Game Over Online ~ Rocky

GameOver Game Reviews - Rocky (c) Ubi Soft, Reviewed by - Fwiffo

Game & Publisher Rocky (c) Ubi Soft
System Requirements Game Boy Advance
Overall Rating 50%
Date Published Thursday, December 19th, 2002 at 03:43 PM


Divider Left By: Fwiffo Divider Right

A recent article I read in Business 2.0 stated that the gaming business is now second only to Hollywood movies in terms of market size. Is that revenue? Profit? Audience? Regardless, that's quite a step from the humble days of coin-op arcades and kids hording over the Game Boy. Now that game and film have to be promoted in tandem by publishers, developers are not waiting for around for the next big movie. Rather, they must have struck on the novel idea to promote games based on older movies that were box office hits.

Rocky is one such hit. It's really an American trademark that single handedly lifted Sylvester Stallone to stardom. In contrast, there's nothing particularly glamorous about this game on the Game Boy Advance. Let's start with what's available. Rocky features quick bouts and exhibition modes in a variety of locales with a number of generic boxers of varying skills. The developers have also thrown in the movie boxers (there were many Rocky antagonists of course) to spice up the lot and they too have attributes. Even Rocky has attributes too. He's not Mohammed Ali, after all, and there is a 'campaign' or career mode that lets you train Rocky into the formidable boxer that he becomes on the silver screen. After winning fights, you can put Rocky in a gym and complete mini-game like tasks to advance his attributes.

All this would really matter if Rocky needed the training in the first place. As it stands, Rocky is fairly capable of taking down all of his opponents namely because the enemy AI runs at the same level for everyone. Without even mastering any of the combos, you're able to easily take down to take down all of his opponents. A few simple ducks and a persistent punch won't win you any glamorous knockouts but it will wear the opponent down to the ground after a few rounds. (Multiply that number for a few more rounds for the more difficult opponents.) This simply doesn't bode well for the career mode.

The fights are hampered even more by the loose controls. It's tough to execute combos and at first, I thought it was due to my poor eye-hand coordination skills but a robot android would have problems pulling consistent combos with Rocky in the current setup.

However, even that doesn't constitute as the most irritating thing. The real infamia about Rocky is its presentation. Admittedly, you don't expect much when it comes to a Game Boy Advance version of a game that was simultaneously released on its three bigger console cousins. But someone must have made the design decision to make this a side-scrolling boxing title. How does it work? One fighter stands on one side and the other fighter stands on the other side. You move left and right until, well, you just keep moving. There's no way to pin your opponent into a corner or lead him anywhere in the ring. You're just two guys going toe to toe, permanently fixed at a few feet apart. The boxing mechanics aren't terribly developed but it at least has a few combos and skills that do matter (they just don't matter so much for your opponents). But this layout really hampers the game's believability. You can only duck two ways: towards the screen or away from the screen. And that's about as tactical as this game can get. In light of Rocky for the big three consoles and titles like Knockout Kings, it's disheartening to see the art of boxing reduced to such a trivial exercise.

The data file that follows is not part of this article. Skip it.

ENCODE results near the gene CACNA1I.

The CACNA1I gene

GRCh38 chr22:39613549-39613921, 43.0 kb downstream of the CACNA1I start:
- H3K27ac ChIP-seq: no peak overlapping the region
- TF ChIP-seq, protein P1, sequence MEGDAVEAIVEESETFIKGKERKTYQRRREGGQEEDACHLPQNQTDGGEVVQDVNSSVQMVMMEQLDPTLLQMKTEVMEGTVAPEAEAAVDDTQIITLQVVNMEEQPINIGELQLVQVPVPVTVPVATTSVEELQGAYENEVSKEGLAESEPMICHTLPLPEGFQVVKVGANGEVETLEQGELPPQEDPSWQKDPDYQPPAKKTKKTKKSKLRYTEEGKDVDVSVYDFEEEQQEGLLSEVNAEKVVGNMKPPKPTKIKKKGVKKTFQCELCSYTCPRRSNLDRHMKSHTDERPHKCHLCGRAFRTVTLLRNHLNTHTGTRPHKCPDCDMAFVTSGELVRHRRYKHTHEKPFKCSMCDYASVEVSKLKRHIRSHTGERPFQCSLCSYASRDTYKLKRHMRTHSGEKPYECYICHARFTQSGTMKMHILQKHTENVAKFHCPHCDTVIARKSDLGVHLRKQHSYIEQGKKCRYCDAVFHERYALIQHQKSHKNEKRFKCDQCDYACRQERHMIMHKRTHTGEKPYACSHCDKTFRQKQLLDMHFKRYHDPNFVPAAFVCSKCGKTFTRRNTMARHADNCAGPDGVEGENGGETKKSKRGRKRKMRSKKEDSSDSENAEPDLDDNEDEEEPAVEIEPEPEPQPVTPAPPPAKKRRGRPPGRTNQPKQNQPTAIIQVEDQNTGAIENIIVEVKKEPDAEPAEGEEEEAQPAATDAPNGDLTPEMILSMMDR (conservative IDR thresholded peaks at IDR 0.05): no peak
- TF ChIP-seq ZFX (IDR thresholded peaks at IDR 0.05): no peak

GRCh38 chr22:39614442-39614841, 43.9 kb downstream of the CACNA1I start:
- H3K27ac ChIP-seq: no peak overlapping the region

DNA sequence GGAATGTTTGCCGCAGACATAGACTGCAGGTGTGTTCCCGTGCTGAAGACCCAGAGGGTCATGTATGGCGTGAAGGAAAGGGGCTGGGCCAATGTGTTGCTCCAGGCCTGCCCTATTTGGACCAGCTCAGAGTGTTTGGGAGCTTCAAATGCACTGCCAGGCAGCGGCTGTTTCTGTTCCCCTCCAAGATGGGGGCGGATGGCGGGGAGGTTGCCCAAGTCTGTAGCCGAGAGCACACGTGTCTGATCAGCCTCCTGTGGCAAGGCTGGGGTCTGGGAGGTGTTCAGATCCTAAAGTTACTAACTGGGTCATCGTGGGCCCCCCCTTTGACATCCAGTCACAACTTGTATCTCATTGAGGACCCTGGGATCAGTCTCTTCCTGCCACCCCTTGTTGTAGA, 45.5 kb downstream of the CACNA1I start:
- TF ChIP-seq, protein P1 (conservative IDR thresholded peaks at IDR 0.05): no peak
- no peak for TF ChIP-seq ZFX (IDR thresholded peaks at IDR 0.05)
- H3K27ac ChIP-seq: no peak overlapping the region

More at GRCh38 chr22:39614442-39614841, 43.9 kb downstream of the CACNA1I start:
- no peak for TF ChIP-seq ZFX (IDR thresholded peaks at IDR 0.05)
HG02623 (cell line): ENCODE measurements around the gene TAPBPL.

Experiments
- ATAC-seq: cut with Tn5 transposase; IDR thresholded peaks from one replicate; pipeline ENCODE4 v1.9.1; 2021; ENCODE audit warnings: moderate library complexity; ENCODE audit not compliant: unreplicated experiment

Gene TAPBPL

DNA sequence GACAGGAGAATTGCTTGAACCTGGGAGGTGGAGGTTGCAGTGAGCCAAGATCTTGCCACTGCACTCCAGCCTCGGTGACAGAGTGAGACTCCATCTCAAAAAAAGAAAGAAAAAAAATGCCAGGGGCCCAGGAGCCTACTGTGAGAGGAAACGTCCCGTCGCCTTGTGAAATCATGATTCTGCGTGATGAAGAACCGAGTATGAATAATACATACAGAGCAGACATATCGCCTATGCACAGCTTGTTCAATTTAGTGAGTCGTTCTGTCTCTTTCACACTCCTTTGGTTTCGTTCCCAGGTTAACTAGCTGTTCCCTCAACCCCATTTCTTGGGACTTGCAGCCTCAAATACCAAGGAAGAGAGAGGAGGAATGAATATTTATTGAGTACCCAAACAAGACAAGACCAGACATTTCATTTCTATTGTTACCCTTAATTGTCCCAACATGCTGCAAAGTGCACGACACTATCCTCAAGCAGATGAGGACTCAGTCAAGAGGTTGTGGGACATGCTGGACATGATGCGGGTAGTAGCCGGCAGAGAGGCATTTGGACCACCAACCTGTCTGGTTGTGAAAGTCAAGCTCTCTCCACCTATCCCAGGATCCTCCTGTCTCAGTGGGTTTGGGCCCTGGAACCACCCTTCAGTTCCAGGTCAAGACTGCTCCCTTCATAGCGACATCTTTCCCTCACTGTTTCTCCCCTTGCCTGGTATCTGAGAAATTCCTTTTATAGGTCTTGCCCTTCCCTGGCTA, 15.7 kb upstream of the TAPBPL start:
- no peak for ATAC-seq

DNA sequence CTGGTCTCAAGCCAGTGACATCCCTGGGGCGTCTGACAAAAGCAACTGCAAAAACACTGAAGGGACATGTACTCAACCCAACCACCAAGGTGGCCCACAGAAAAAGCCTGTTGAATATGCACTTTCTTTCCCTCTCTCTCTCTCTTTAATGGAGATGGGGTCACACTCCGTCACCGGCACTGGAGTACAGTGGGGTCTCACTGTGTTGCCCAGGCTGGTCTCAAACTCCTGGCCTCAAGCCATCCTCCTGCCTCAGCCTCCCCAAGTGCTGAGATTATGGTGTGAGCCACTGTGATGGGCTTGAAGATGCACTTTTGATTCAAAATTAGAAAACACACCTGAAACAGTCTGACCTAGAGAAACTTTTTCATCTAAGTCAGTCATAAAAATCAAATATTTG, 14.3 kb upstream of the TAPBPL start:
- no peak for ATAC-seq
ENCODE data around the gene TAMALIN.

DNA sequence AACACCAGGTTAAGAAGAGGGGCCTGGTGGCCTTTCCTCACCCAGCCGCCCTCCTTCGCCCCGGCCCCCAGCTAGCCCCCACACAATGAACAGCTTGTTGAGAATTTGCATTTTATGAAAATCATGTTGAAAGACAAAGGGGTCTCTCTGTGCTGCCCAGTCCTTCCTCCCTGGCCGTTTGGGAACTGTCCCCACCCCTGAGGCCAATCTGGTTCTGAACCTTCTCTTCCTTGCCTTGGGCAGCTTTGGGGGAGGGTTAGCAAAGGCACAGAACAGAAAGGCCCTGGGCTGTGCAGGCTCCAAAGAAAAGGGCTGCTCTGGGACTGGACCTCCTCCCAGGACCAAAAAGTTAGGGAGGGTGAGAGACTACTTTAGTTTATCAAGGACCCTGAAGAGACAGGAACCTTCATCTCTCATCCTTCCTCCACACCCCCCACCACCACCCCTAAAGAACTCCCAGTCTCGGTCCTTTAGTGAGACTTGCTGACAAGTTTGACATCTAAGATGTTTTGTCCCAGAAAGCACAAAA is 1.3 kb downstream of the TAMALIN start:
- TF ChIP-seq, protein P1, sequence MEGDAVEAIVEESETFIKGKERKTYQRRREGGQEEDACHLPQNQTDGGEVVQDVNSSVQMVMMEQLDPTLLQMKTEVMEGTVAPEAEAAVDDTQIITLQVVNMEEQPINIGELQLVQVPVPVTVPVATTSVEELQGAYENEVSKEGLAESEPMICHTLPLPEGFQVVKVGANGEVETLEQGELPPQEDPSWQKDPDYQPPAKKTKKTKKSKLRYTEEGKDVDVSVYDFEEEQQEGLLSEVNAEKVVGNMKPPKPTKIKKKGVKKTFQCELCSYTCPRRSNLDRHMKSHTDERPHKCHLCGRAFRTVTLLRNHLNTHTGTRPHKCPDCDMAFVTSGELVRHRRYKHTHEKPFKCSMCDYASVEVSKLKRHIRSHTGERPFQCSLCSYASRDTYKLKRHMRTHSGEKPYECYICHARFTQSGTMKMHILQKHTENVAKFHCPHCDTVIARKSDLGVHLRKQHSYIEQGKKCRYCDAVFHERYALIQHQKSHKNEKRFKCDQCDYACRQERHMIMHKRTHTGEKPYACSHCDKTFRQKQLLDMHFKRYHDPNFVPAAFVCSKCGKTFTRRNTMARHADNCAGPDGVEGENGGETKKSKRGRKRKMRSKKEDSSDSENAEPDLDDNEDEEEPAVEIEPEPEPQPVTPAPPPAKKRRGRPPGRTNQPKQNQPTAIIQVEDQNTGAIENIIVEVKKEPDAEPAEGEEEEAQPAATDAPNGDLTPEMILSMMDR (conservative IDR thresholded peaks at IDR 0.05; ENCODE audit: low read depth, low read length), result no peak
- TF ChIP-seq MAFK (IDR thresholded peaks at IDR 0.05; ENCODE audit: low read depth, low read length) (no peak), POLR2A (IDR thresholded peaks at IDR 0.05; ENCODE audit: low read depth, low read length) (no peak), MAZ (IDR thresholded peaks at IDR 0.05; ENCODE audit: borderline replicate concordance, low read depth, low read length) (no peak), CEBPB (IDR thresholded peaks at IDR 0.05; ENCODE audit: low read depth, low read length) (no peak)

A classic 2D conventional view would have worked much better here. I understand the developers were probably aiming to get away from creating stock games and rehashes for the Game Boy Advance. My editor slyly let slip that he thinks the Game Boy Advance is a glorified SNES emulator. That may be true and creativity is nice but Rocky's approach is a gamble that falls flat and, moreover, it isn't helped by the weak fighting component, poor AI and irrelevant character progression.

Rocky, however, has found fame again. A recent DVD release of the movies and even a running gag commercial with Best Buy has made the franchise and its inimitable soundtrack a la mode this holiday season. Love Train from The Gap also comes to mind but we'll leave that one alone. No amount of popularity or nostalgia, however, will convince me to recommend this title to anyone but the most diehard Rocky collector fan. Because even for that collector fan, this game will eventually meet its ultimate destiny: sitting on a shelf collecting dust.

 

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Rating
50%
 

 

 
 

 

 

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